More optimistic commentators see a future involving integration instead of social segregation between "nationals and those carefully selected non-nationals that are highly skilled and have the frame of mind to respect traditional Gulf Arab culture."57 However, the path to this envisaged future is neither the stated intention of governments, nor is it achievable without overcoming multiple challenges. In fact, there is no tangible demographic strategy at the GCC or individual-country level.58
No real solutions have been put forward over this past decade. Those that were plausible met insurmountable resistance from the private sector (such as the attempt in Bahrain to close the salary gap between citizens and non-nationals by levying a fee on expatriate visas59 ). One approach brought up many times would limit the total stay of non-nationals to six years.60 Although this would only replace one set of non-nationals with another and would be more costly in administration and training acculturation, it remains an approach sold by consulting firms over and over again to government entities tasked with fixing the labor market.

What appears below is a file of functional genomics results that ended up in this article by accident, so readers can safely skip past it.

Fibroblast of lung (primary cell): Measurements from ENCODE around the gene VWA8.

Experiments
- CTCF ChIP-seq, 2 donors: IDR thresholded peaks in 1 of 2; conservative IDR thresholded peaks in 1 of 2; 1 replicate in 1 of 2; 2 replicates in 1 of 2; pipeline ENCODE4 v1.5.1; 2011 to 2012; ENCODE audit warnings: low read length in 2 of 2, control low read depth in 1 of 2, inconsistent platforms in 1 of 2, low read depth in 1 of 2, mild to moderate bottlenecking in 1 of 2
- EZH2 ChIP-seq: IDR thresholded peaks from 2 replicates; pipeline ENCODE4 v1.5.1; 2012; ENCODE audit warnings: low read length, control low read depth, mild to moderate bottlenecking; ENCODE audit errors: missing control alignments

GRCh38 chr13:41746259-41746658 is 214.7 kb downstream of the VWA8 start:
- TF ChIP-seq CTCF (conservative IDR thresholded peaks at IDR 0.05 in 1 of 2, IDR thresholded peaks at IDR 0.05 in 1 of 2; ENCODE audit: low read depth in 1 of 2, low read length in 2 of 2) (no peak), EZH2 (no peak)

POSSIBLE POINTS OF INTERVENTION
The demographic reality on the ground allows for limited points of intervention. Birth, death and migration are the only determinants of demographic change, and limited options exist to influence the first two. The sharp drop in birth rates might be slowed by pro-nationalist policies in some GCC countries61 or even accelerated, as in the case of Oman, where an aggressive campaign to promote birth spacing supported a steep fertility decline.62 But real progress in addressing the imbalance itself is more likely to be achieved by managing migration more closely or starting to strategically regulate migration in one way or the other. This unique situation needs unique solutions. It is not always helpful to look to the usual group of countries for benchmarks since the GCC does not have much in common with Singapore, Australia, the United States or the European Union.